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We are Big Idea Hunters…

We live in a time of information abundance, which far too many of us see as information overload. With the sum total of human knowledge, past and present, at our fingertips, we’re faced with a crisis of attention: which ideas should we engage with, and why? Big Think is an evolving roadmap to the best thinking on the planet — the ideas that can help you think flexibly and act decisively in a multivariate world.

A word about Big Ideas and Themes — The architecture of Big Think

Big ideas are lenses for envisioning the future. Every article and video on bigthink.com and on our learning platforms is based on an emerging “big idea” that is significant, widely relevant, and actionable. We’re sifting the noise for the questions and insights that have the power to change all of our lives, for decades to come. For example, reverse-engineering is a big idea in that the concept is increasingly useful across multiple disciplines, from education to nanotechnology.

Themes are the seven broad umbrellas under which we organize the hundreds of big ideas that populate Big Think. They include New World Order, Earth and Beyond, 21st Century Living, Going Mental, Extreme Biology, Power and Influence, and Inventing the Future.

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Question: Who are you?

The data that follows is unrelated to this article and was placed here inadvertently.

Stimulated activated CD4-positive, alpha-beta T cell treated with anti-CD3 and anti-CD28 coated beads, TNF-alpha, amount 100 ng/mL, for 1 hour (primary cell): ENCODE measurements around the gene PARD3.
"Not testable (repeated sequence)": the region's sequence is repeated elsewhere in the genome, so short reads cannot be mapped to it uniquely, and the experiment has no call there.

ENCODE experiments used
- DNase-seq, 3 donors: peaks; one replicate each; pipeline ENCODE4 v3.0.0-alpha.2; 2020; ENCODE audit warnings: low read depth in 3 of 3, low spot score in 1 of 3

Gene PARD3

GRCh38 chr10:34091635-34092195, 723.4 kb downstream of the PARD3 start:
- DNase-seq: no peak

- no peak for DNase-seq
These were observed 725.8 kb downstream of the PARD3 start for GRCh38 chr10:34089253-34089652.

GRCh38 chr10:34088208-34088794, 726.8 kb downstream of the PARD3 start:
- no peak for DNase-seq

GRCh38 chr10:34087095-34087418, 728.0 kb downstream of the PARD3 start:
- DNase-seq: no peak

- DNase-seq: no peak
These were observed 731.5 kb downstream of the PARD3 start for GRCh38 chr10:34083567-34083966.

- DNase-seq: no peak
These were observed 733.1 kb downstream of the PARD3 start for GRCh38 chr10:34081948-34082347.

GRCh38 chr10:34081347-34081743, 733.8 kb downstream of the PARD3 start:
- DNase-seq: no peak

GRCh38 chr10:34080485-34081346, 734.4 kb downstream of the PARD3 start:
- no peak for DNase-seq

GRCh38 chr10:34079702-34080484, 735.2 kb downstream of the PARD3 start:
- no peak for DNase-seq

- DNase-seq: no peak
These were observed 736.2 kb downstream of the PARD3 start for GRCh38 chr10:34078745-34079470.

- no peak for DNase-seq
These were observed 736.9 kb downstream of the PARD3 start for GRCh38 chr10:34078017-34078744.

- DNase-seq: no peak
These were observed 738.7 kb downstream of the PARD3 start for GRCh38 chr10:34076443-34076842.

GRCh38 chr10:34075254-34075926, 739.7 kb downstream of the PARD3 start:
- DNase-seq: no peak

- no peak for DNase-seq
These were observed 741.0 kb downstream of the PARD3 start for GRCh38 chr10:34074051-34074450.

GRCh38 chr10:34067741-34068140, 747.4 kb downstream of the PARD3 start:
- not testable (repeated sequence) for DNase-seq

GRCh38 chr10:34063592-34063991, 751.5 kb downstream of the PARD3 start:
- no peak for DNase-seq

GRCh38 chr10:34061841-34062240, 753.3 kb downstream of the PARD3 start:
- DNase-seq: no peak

Stern: My name is Robert A.M. Stern.  I am an architect and the founding partner of Robert Stern Architects in New York.  And I’m the Dean of the School of Architecture at Yale University in New Haven.  Being born is always a traumatic experience I’m told.  But I was born in Brooklyn, although my parents at that time lived in Manhattan.  But then they moved to Brooklyn.  Go figure that one out.  Growing up in Brooklyn and growing up in New York were, in my mind, slightly different.  New York being Manhattan, or Manhattan being New York, and Brooklyn being nowhere.  Now Brooklyn’s very glamorous.  All I wanted to do was get out of Brooklyn at the time I grew up.  Of course that’s, you know, easy to say with hindsight.  You know I’m sure I had a wonderful childhood and so forth.  But in my mind I always thought things happened in Manhattan.

Question: Who was your greatest influence?

Stern: By the time I got to architecture school – which I suppose is the most relevant thing to touch on in this context – the chairman of the Department of Architecture was Paul Rudolph.  Amazing teacher, amazing architect, at that time at the top of his game, the great architectural historian.  Rudolph died in 1997.  But the great architectural historian Vincent Scully is still teaching at Yale and was a great mentor to me and remains a good . . . a mentor and a friend.  And I think the third person from the world of architecture was Philip Johnson who saw a certain potential in me as . . . and was always very . . . always showed interest in what I was doing.


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